Infectious disease death trends In the US is illustrated in a recent article written by Heather Punke. In the last 25 years, infectious diseases are responsible for 5.4% of all deaths. I found a couple of her key points interesting.
- Clostridium difficile death used to be non-existent but mortality exploded reaching a plateau of 2.4/100,000 in 2007.
- Influenza and pneumonia remain the deadliest infectious diseases. They account for approximately 40% of infectious disease mortalities.
These points make me think. Is hand washing working? There is now undisputed evidence that strict adherence to hand hygiene reduces the risk of cross-transmission of infections. Clean Care is Safer Care is a prime agenda of the global initiative of WHO on patient safety programs. This initiative is focused on hand hygiene in healthcare. Hopefully this will permeate into the community.
Hand washing is now regarded as one of the most important elements of infection control activities. In the wake of the growing burden of health care acquired infections (HAI) and community acquired infections (CAI), the increasing severity of illness, along with multi-drug resistant (MDR) pathogen infections, health care practitioners (HCPs) are reversing back to the basics of infection prevention. This puts hand hygiene at center stage. Since enough evidence supports that hand washing alone can significantly reduce the risk of the spread of infection, the message must be hammered home in healthcare as well as the community.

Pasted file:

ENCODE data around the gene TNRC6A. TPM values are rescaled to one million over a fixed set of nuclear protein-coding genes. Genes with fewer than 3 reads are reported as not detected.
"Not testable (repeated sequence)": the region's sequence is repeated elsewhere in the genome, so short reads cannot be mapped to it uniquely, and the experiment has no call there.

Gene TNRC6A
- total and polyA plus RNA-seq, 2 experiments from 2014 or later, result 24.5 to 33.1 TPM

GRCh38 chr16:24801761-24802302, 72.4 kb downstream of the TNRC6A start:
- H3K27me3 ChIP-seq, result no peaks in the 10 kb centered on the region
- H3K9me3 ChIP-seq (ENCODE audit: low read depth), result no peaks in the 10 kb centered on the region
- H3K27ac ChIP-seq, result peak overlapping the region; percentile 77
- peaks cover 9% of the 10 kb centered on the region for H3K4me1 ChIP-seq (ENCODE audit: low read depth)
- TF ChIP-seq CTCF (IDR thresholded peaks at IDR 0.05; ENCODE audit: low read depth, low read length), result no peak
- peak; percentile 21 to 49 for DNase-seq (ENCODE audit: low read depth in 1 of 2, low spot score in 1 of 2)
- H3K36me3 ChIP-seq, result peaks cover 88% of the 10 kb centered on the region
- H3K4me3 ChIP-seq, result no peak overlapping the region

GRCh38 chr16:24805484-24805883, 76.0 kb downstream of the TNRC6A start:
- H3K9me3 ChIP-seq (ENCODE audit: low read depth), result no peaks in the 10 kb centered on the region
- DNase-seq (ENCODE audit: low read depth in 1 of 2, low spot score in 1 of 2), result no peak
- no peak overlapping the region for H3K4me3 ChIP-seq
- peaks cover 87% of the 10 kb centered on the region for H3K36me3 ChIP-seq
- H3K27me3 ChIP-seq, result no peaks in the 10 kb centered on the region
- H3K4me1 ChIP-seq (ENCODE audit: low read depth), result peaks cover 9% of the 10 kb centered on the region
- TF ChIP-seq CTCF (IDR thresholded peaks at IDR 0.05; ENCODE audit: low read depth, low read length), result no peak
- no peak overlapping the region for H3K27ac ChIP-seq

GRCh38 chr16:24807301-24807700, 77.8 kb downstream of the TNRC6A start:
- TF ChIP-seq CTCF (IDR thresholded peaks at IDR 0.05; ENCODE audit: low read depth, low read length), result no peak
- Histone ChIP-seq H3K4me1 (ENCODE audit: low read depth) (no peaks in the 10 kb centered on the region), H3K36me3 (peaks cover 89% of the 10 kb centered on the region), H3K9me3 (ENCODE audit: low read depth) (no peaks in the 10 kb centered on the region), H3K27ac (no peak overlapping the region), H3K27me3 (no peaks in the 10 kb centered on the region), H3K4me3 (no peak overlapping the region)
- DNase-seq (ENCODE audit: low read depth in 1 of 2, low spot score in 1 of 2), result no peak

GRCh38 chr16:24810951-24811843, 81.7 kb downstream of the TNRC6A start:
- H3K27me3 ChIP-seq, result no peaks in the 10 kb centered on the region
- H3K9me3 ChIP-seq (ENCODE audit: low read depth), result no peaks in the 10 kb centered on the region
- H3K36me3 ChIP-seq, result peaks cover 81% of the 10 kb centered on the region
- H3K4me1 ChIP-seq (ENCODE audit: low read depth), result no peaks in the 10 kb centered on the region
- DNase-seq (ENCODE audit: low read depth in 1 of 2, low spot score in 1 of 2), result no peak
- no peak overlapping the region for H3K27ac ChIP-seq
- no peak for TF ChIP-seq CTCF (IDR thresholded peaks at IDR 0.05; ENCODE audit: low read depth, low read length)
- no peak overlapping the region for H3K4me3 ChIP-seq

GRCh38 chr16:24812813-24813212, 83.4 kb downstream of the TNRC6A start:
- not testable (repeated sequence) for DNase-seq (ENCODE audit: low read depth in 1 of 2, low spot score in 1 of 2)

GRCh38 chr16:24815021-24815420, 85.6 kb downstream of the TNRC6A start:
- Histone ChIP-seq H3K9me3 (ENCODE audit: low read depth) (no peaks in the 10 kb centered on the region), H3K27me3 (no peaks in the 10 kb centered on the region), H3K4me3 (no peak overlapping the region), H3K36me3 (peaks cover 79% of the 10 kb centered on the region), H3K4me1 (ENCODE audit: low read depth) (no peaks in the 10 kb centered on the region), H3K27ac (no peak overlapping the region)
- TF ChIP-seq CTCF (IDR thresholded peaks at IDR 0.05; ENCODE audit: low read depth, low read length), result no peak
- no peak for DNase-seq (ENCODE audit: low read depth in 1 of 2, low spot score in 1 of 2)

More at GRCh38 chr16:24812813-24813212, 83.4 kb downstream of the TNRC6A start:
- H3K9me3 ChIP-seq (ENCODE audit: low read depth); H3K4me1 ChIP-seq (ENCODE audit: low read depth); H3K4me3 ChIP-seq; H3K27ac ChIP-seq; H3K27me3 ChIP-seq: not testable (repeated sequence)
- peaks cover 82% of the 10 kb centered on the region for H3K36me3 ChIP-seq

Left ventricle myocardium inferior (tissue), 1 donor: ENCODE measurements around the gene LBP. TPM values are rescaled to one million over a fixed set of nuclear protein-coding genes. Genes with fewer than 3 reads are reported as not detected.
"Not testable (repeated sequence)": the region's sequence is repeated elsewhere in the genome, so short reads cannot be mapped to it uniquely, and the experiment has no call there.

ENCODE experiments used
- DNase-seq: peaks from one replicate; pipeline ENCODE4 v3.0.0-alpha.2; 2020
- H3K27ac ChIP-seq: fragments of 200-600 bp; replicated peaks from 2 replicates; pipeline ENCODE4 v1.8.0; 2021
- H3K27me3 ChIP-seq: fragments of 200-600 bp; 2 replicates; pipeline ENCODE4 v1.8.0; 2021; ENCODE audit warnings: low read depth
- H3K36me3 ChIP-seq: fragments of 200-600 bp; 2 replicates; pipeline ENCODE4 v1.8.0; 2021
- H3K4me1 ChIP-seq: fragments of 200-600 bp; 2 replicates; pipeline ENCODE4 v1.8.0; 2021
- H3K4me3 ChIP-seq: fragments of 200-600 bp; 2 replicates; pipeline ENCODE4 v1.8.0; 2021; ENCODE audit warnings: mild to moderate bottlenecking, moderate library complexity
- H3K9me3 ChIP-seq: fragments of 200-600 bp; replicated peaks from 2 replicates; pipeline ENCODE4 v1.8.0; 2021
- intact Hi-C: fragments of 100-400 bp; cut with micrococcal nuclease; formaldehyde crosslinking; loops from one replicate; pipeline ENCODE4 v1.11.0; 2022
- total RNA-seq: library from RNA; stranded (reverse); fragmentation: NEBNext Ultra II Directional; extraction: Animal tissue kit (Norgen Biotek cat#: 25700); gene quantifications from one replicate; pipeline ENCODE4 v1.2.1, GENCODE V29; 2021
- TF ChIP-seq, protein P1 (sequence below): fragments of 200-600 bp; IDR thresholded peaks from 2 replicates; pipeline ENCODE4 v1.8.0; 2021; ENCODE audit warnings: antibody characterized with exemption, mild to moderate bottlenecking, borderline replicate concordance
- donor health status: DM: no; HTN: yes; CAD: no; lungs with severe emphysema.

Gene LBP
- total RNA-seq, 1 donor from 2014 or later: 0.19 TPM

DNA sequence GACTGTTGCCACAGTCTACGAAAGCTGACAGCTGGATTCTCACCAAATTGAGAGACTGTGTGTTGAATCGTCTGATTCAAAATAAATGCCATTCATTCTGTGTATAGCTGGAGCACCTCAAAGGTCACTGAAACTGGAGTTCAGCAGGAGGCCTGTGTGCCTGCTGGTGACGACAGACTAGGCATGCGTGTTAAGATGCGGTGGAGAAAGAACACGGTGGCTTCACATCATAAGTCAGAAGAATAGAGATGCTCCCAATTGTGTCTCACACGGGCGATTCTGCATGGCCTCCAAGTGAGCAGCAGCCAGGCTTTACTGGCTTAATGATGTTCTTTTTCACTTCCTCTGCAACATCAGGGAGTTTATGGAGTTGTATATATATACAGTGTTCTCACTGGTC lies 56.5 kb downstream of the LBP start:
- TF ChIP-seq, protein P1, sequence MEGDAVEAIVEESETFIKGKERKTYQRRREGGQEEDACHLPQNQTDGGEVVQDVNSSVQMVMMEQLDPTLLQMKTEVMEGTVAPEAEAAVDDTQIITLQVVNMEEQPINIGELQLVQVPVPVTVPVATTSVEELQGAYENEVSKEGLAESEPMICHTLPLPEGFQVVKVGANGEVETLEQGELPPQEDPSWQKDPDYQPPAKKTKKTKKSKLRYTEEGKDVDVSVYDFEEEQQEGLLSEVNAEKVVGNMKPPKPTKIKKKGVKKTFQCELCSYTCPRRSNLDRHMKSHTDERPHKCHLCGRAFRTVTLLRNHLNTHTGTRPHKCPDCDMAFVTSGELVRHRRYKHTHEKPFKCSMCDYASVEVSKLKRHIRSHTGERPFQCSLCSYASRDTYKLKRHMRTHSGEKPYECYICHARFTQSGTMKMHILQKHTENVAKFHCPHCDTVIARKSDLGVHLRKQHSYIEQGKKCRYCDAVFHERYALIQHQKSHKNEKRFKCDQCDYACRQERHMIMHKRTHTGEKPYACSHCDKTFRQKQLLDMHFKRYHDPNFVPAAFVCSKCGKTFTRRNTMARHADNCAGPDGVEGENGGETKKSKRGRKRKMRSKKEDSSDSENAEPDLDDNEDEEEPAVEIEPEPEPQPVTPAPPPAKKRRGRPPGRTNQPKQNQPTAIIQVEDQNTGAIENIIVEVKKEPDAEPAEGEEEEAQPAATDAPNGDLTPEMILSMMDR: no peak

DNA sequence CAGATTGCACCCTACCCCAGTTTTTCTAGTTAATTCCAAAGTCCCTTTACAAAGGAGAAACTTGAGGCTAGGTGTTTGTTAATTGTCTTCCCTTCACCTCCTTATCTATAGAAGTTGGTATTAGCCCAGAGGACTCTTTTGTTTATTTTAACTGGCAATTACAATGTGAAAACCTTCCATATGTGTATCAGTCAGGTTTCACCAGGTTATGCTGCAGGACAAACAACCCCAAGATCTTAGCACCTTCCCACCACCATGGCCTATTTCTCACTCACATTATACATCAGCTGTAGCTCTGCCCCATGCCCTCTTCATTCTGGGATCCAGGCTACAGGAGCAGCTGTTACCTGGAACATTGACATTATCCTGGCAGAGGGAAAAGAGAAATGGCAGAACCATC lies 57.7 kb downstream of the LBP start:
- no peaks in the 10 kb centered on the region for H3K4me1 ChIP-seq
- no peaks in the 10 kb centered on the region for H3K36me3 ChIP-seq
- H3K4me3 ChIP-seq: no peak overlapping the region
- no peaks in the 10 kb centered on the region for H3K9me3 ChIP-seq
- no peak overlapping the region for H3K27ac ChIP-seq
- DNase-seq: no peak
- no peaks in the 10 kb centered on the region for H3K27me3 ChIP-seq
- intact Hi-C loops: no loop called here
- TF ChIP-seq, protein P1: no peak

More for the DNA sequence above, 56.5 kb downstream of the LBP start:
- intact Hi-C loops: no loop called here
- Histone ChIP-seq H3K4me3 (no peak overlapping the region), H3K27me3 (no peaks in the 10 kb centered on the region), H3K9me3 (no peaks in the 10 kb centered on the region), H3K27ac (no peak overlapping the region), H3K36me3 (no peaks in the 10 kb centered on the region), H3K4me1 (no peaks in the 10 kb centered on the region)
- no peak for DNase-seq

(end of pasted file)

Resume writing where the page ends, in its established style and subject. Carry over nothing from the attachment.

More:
With that said. All we need to do is wash our hands!
Hand hygiene: Back to the basics of infection control, Purva Mathur, IJMR, Nov 2011
Infectious disease death trends in the US: 8 key points, Heather Punke, Google, Nov. 2016